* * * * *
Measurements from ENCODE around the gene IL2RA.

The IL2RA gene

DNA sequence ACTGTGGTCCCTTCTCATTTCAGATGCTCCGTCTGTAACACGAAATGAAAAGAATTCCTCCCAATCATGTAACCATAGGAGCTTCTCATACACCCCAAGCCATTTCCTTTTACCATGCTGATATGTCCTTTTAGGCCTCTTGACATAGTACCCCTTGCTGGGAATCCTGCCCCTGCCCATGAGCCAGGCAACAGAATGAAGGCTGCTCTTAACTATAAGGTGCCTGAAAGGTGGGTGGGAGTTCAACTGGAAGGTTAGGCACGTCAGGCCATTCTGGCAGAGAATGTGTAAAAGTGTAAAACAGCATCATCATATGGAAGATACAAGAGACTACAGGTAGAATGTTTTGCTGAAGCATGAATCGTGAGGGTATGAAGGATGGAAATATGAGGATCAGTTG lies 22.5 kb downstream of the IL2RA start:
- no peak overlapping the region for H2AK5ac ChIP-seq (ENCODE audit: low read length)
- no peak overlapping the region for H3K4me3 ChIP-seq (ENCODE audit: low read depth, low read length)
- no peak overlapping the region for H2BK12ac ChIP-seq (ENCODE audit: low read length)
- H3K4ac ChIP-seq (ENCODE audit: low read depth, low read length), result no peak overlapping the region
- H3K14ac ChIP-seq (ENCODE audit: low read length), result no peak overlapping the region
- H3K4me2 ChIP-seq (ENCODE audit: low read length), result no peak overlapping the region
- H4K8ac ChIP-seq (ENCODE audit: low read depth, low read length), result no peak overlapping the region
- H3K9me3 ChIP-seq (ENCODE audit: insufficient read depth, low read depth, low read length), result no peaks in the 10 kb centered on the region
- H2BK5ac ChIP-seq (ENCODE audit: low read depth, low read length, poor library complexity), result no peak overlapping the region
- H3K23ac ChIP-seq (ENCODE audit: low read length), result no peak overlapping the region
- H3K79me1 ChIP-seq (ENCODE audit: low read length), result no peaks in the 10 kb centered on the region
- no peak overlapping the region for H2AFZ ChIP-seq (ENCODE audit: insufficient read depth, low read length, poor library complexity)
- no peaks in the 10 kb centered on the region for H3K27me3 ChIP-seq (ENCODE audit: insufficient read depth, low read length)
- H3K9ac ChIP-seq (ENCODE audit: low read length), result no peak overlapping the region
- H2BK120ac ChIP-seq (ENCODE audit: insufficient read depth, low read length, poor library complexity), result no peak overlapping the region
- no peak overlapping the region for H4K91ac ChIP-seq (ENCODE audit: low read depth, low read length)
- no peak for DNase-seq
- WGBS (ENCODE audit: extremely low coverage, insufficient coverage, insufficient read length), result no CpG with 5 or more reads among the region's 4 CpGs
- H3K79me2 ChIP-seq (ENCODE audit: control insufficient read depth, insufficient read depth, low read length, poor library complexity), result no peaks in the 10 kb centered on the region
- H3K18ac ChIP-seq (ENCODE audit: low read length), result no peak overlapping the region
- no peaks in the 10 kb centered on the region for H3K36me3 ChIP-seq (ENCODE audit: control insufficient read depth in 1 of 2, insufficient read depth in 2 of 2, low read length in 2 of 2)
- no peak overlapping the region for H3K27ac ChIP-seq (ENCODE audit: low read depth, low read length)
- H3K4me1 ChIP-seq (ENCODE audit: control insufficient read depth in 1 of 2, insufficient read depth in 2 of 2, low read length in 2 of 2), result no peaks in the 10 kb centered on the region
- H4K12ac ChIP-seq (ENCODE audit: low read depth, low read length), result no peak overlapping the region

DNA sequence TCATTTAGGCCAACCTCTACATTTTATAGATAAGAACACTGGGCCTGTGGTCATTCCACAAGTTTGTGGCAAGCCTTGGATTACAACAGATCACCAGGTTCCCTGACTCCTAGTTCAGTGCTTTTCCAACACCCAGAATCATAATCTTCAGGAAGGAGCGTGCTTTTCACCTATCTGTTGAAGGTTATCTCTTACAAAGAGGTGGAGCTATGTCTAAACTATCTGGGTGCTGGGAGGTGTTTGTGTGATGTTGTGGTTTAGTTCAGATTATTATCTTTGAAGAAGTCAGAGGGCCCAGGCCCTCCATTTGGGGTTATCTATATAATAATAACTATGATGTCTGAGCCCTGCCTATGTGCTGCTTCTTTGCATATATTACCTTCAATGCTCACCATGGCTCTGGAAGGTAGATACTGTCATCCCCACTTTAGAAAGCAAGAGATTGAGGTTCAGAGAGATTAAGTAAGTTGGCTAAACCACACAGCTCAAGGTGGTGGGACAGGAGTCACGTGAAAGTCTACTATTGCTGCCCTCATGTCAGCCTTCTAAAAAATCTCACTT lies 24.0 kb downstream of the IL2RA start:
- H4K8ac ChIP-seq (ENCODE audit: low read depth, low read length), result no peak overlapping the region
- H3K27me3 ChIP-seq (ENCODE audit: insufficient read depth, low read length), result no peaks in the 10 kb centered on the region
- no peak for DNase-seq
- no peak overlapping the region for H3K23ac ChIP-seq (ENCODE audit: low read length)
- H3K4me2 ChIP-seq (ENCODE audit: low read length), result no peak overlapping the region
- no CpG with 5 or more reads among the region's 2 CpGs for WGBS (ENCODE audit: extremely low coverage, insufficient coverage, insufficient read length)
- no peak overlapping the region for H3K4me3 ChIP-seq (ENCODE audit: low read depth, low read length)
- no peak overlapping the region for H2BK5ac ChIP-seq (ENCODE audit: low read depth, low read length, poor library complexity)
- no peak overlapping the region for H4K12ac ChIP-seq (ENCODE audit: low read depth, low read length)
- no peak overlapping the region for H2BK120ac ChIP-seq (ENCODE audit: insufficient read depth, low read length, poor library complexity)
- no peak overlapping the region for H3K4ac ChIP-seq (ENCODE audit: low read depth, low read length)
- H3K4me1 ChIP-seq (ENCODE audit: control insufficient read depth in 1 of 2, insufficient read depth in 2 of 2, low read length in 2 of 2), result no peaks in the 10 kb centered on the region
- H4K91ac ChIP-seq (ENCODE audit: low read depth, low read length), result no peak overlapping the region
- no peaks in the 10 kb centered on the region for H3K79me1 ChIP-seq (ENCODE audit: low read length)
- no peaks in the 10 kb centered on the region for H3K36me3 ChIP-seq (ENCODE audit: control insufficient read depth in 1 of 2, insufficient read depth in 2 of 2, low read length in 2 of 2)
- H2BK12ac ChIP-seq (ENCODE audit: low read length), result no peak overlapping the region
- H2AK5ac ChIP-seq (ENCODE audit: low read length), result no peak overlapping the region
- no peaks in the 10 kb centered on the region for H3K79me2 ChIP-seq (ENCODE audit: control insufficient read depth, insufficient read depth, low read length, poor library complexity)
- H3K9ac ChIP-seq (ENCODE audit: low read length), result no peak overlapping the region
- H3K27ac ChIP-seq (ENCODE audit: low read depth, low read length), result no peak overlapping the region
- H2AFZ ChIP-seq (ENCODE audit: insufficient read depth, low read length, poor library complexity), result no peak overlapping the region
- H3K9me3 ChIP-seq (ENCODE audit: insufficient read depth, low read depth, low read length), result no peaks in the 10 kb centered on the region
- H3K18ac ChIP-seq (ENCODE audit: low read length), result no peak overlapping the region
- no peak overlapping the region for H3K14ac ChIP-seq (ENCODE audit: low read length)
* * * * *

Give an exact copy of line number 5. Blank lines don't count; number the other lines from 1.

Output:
- no peak overlapping the region for H3K4me3 ChIP-seq (ENCODE audit: low read depth, low read length)